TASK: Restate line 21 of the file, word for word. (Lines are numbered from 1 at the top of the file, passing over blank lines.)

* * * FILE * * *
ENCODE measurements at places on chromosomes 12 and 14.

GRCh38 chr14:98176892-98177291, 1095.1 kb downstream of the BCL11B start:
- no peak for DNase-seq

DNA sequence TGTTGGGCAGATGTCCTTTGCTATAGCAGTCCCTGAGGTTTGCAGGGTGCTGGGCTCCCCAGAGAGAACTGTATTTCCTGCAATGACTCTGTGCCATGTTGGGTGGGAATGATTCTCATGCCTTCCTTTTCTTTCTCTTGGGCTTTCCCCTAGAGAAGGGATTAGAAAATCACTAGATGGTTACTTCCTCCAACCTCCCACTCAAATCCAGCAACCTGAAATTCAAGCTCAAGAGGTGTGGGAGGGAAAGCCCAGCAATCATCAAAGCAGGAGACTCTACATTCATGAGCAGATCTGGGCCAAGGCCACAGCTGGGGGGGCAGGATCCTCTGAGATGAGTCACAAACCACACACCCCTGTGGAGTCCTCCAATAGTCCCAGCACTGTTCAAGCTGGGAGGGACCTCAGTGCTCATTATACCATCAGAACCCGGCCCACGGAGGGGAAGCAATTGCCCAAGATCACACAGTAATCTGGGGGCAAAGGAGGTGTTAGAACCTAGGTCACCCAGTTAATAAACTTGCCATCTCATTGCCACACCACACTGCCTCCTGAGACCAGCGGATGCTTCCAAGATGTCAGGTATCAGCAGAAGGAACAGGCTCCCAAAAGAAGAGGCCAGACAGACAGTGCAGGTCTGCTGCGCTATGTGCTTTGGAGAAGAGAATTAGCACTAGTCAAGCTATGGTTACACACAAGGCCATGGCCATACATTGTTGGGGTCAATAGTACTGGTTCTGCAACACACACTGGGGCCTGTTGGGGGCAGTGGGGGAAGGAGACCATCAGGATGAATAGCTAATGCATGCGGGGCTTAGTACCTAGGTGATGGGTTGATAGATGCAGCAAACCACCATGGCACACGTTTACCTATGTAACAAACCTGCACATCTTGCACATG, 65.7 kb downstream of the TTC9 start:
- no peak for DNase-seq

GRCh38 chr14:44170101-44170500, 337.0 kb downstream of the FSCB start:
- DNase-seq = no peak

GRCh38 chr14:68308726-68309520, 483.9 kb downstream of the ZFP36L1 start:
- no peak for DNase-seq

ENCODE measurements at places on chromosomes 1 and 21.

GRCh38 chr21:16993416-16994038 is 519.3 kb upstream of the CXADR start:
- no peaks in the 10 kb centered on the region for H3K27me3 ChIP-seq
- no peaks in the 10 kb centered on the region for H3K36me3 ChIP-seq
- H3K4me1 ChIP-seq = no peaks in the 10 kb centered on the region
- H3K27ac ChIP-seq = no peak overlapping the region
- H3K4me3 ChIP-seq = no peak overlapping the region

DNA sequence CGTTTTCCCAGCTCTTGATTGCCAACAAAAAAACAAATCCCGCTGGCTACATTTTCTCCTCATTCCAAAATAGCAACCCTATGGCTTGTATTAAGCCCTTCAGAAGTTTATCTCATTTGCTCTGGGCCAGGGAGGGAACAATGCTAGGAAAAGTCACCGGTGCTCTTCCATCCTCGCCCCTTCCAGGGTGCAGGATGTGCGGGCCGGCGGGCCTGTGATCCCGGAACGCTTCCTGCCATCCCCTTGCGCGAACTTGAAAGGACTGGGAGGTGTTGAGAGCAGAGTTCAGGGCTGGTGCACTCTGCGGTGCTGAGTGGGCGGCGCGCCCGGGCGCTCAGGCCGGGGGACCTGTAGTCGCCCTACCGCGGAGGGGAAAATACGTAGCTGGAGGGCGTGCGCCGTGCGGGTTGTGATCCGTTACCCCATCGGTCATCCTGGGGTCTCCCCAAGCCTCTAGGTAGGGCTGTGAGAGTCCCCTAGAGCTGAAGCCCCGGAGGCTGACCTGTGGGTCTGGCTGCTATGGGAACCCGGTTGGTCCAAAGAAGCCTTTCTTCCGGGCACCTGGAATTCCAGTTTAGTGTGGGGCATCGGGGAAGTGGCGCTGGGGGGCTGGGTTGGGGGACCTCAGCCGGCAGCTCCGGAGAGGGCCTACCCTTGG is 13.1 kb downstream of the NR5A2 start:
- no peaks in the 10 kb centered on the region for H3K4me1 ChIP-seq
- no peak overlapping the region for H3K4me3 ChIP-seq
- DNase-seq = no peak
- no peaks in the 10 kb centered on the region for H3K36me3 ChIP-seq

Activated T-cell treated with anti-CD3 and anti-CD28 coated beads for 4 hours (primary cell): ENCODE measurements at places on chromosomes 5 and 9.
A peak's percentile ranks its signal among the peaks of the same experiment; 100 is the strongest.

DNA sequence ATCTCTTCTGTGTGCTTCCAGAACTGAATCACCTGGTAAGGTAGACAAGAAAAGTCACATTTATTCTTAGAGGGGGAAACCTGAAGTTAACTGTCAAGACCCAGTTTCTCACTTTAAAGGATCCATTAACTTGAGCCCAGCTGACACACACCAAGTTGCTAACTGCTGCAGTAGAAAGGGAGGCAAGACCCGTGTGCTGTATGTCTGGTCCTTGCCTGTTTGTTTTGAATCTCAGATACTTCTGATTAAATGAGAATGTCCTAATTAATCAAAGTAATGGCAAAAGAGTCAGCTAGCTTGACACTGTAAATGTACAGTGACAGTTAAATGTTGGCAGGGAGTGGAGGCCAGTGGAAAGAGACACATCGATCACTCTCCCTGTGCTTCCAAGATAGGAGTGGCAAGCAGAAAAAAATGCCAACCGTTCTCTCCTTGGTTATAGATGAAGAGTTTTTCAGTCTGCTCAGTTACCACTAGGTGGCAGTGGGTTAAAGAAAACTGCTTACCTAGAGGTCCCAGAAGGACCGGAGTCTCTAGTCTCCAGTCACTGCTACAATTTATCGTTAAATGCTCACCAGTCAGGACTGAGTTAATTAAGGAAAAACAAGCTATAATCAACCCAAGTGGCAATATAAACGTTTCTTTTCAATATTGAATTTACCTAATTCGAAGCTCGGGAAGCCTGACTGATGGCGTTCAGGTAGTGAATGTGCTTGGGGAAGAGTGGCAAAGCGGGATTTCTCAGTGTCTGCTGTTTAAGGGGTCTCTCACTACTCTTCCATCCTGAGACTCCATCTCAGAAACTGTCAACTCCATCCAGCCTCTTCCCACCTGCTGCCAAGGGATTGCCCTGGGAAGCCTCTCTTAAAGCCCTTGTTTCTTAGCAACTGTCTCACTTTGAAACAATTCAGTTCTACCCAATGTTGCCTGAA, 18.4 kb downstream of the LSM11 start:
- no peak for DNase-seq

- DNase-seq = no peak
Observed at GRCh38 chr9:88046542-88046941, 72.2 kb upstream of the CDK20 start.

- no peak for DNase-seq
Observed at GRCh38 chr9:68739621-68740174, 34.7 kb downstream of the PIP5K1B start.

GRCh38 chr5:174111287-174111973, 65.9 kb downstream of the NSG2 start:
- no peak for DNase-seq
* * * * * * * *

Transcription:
- no peaks in the 10 kb centered on the region for H3K36me3 ChIP-seq